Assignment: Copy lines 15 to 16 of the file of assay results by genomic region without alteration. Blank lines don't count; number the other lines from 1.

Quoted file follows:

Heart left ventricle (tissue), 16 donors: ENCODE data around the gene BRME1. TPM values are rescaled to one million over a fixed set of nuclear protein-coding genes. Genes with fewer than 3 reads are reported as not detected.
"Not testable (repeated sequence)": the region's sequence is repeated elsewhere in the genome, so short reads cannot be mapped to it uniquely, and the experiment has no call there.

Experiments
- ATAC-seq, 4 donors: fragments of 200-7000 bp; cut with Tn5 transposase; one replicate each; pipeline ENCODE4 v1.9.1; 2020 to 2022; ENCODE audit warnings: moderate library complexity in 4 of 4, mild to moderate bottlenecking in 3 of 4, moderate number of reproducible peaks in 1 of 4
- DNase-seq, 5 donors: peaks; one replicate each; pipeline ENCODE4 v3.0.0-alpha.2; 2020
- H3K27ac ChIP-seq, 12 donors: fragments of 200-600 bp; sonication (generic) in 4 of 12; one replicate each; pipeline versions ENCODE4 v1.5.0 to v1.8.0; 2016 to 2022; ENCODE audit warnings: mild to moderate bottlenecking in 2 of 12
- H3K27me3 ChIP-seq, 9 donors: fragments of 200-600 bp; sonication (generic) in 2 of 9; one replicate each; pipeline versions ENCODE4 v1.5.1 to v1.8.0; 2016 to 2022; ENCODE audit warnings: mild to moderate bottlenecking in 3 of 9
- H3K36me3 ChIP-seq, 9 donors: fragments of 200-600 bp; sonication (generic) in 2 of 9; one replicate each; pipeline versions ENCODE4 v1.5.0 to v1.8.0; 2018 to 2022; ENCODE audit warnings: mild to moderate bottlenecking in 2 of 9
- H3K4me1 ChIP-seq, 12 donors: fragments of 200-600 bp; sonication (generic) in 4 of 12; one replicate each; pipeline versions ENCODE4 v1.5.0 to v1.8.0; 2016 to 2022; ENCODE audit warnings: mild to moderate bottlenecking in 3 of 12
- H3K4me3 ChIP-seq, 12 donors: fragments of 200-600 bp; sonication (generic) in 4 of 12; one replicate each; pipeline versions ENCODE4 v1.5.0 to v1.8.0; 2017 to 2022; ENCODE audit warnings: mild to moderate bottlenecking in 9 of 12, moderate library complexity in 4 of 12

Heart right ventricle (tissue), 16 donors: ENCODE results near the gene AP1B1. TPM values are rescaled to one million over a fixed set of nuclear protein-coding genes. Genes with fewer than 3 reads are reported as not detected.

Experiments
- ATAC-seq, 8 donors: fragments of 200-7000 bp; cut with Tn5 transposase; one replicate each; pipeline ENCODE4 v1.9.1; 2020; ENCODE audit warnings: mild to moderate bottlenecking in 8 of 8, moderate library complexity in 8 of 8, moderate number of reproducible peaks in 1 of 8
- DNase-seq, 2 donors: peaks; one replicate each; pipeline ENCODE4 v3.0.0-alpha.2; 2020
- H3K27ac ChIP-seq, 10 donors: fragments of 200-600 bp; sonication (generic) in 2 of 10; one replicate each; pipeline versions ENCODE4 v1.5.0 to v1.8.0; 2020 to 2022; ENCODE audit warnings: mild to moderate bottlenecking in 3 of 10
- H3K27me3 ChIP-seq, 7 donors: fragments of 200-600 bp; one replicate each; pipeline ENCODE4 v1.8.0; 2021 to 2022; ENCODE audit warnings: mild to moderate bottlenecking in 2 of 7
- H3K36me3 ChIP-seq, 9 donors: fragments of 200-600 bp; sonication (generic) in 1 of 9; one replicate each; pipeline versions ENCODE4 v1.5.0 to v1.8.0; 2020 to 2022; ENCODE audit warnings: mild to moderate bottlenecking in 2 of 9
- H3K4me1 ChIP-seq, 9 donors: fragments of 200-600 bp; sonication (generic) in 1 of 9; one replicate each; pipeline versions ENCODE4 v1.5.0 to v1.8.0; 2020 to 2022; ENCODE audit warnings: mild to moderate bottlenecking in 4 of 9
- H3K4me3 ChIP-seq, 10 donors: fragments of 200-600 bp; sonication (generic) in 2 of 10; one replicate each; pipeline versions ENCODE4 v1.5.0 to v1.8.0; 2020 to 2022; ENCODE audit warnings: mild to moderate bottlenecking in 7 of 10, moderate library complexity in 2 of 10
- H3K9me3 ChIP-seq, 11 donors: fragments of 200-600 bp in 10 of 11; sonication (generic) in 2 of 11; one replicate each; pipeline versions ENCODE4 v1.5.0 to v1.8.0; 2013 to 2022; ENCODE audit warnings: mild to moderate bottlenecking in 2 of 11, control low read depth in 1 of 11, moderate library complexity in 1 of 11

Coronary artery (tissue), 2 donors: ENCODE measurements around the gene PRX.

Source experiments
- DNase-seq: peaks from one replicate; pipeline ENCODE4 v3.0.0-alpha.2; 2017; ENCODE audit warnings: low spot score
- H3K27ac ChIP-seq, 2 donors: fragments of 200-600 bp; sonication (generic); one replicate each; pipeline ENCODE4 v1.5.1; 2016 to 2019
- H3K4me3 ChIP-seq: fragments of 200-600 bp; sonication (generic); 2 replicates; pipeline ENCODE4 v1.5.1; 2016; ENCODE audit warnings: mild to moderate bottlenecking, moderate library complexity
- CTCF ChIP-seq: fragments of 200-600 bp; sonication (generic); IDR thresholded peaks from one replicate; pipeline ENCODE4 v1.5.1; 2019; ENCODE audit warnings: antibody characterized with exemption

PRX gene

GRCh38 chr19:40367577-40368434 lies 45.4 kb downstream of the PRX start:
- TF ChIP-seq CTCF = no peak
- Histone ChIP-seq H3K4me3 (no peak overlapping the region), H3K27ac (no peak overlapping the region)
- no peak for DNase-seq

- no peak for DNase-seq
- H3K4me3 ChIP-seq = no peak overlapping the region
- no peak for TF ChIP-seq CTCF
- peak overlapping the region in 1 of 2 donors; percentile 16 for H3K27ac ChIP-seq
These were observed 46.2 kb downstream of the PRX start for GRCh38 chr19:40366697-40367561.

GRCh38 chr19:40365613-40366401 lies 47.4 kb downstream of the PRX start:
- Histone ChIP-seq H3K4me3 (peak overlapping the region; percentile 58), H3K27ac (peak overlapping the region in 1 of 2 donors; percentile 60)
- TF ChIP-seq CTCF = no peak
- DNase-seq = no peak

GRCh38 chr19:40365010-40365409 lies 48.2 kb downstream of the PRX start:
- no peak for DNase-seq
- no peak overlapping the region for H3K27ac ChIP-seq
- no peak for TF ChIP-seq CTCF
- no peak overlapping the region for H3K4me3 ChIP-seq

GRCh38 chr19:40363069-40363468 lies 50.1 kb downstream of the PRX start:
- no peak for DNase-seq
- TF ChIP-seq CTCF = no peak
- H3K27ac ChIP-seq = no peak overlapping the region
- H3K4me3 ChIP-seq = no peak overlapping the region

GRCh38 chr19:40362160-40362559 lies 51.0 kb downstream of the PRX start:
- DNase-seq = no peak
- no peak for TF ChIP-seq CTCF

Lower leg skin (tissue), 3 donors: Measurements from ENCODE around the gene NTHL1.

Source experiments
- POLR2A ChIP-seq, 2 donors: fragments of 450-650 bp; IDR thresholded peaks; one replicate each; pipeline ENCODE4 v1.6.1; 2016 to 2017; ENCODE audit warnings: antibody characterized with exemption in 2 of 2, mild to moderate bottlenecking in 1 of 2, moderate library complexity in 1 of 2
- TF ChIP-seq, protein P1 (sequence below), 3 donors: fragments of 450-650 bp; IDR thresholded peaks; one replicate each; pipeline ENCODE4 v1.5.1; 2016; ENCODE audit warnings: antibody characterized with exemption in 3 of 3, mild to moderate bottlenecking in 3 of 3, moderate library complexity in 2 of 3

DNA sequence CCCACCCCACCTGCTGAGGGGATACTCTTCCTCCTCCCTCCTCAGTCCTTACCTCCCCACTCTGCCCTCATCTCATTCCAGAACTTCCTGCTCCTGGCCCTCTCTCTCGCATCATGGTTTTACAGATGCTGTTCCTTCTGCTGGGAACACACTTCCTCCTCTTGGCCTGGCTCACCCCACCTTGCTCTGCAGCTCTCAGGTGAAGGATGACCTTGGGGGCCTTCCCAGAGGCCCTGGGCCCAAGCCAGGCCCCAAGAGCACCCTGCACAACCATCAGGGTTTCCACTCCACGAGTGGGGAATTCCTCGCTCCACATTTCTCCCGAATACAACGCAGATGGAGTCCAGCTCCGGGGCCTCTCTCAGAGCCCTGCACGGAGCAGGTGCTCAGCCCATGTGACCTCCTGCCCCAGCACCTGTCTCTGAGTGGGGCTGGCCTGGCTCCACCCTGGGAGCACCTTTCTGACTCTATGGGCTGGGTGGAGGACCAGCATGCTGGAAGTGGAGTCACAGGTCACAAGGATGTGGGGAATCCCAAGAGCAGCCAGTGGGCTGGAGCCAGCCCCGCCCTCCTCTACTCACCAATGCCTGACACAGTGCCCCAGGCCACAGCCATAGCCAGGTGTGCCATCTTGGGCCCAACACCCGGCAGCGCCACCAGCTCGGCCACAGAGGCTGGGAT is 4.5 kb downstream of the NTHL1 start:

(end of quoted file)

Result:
- H3K27ac ChIP-seq, 10 donors: fragments of 200-600 bp; sonication (generic) in 2 of 10; one replicate each; pipeline versions ENCODE4 v1.5.0 to v1.8.0; 2020 to 2022; ENCODE audit warnings: mild to moderate bottlenecking in 3 of 10
- H3K27me3 ChIP-seq, 7 donors: fragments of 200-600 bp; one replicate each; pipeline ENCODE4 v1.8.0; 2021 to 2022; ENCODE audit warnings: mild to moderate bottlenecking in 2 of 7